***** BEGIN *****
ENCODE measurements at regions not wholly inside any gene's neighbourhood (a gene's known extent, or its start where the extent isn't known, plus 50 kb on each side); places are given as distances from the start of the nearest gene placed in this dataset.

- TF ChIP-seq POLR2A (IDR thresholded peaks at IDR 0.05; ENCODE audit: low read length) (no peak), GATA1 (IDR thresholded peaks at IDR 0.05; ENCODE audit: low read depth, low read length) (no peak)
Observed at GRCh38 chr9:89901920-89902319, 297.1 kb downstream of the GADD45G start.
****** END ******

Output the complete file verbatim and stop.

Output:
ENCODE measurements at regions not wholly inside any gene's neighbourhood (a gene's known extent, or its start where the extent isn't known, plus 50 kb on each side); places are given as distances from the start of the nearest gene placed in this dataset.

- TF ChIP-seq POLR2A (IDR thresholded peaks at IDR 0.05; ENCODE audit: low read length) (no peak), GATA1 (IDR thresholded peaks at IDR 0.05; ENCODE audit: low read depth, low read length) (no peak)
Observed at GRCh38 chr9:89901920-89902319, 297.1 kb downstream of the GADD45G start.